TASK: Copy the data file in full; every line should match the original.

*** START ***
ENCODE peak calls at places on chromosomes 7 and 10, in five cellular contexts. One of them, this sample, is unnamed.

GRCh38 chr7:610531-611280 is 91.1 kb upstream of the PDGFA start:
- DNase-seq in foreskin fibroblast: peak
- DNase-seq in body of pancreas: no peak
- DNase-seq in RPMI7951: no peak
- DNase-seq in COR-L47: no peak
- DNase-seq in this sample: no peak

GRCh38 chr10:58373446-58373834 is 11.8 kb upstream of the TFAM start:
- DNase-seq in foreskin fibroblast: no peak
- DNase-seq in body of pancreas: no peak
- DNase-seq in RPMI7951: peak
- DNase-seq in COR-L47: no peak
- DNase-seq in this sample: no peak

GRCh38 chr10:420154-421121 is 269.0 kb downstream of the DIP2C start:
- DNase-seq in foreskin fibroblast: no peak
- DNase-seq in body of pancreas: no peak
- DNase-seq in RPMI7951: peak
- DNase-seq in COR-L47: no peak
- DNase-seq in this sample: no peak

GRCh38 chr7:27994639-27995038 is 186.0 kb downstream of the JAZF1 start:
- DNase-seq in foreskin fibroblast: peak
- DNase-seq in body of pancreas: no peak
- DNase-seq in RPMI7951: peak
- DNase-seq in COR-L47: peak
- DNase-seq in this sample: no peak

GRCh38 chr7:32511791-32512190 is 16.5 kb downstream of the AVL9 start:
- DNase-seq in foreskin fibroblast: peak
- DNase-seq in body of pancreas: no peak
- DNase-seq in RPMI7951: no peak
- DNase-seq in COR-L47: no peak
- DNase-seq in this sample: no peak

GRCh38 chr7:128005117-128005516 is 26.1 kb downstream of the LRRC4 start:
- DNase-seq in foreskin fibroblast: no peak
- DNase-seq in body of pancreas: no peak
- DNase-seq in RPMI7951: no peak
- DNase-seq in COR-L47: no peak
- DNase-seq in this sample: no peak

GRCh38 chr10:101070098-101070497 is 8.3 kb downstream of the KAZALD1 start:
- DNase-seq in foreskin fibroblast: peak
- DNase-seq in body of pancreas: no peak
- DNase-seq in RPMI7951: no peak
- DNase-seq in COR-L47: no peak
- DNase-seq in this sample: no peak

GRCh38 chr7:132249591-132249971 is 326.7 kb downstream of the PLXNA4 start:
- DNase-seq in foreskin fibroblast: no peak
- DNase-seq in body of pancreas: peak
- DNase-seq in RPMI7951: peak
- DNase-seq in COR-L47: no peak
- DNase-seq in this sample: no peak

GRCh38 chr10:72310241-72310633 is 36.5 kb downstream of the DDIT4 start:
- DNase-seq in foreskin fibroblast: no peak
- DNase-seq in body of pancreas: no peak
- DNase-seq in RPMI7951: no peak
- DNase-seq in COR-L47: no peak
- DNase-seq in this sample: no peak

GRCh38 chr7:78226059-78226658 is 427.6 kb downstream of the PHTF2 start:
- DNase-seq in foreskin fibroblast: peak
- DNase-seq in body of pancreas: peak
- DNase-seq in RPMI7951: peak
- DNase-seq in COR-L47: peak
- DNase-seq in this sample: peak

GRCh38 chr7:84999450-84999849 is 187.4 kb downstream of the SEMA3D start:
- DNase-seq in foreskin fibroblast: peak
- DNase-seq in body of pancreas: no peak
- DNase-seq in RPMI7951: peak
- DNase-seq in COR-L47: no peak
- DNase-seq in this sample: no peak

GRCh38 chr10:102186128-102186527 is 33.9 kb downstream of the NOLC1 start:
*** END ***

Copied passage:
ENCODE peak calls at places on chromosomes 7 and 10, in five cellular contexts. One of them, this sample, is unnamed.

GRCh38 chr7:610531-611280 is 91.1 kb upstream of the PDGFA start:
- DNase-seq in foreskin fibroblast: peak
- DNase-seq in body of pancreas: no peak
- DNase-seq in RPMI7951: no peak
- DNase-seq in COR-L47: no peak
- DNase-seq in this sample: no peak

GRCh38 chr10:58373446-58373834 is 11.8 kb upstream of the TFAM start:
- DNase-seq in foreskin fibroblast: no peak
- DNase-seq in body of pancreas: no peak
- DNase-seq in RPMI7951: peak
- DNase-seq in COR-L47: no peak
- DNase-seq in this sample: no peak

GRCh38 chr10:420154-421121 is 269.0 kb downstream of the DIP2C start:
- DNase-seq in foreskin fibroblast: no peak
- DNase-seq in body of pancreas: no peak
- DNase-seq in RPMI7951: peak
- DNase-seq in COR-L47: no peak
- DNase-seq in this sample: no peak

GRCh38 chr7:27994639-27995038 is 186.0 kb downstream of the JAZF1 start:
- DNase-seq in foreskin fibroblast: peak
- DNase-seq in body of pancreas: no peak
- DNase-seq in RPMI7951: peak
- DNase-seq in COR-L47: peak
- DNase-seq in this sample: no peak

GRCh38 chr7:32511791-32512190 is 16.5 kb downstream of the AVL9 start:
- DNase-seq in foreskin fibroblast: peak
- DNase-seq in body of pancreas: no peak
- DNase-seq in RPMI7951: no peak
- DNase-seq in COR-L47: no peak
- DNase-seq in this sample: no peak

GRCh38 chr7:128005117-128005516 is 26.1 kb downstream of the LRRC4 start:
- DNase-seq in foreskin fibroblast: no peak
- DNase-seq in body of pancreas: no peak
- DNase-seq in RPMI7951: no peak
- DNase-seq in COR-L47: no peak
- DNase-seq in this sample: no peak

GRCh38 chr10:101070098-101070497 is 8.3 kb downstream of the KAZALD1 start:
- DNase-seq in foreskin fibroblast: peak
- DNase-seq in body of pancreas: no peak
- DNase-seq in RPMI7951: no peak
- DNase-seq in COR-L47: no peak
- DNase-seq in this sample: no peak

GRCh38 chr7:132249591-132249971 is 326.7 kb downstream of the PLXNA4 start:
- DNase-seq in foreskin fibroblast: no peak
- DNase-seq in body of pancreas: peak
- DNase-seq in RPMI7951: peak
- DNase-seq in COR-L47: no peak
- DNase-seq in this sample: no peak

GRCh38 chr10:72310241-72310633 is 36.5 kb downstream of the DDIT4 start:
- DNase-seq in foreskin fibroblast: no peak
- DNase-seq in body of pancreas: no peak
- DNase-seq in RPMI7951: no peak
- DNase-seq in COR-L47: no peak
- DNase-seq in this sample: no peak

GRCh38 chr7:78226059-78226658 is 427.6 kb downstream of the PHTF2 start:
- DNase-seq in foreskin fibroblast: peak
- DNase-seq in body of pancreas: peak
- DNase-seq in RPMI7951: peak
- DNase-seq in COR-L47: peak
- DNase-seq in this sample: peak

GRCh38 chr7:84999450-84999849 is 187.4 kb downstream of the SEMA3D start:
- DNase-seq in foreskin fibroblast: peak
- DNase-seq in body of pancreas: no peak
- DNase-seq in RPMI7951: peak
- DNase-seq in COR-L47: no peak
- DNase-seq in this sample: no peak

GRCh38 chr10:102186128-102186527 is 33.9 kb downstream of the NOLC1 start: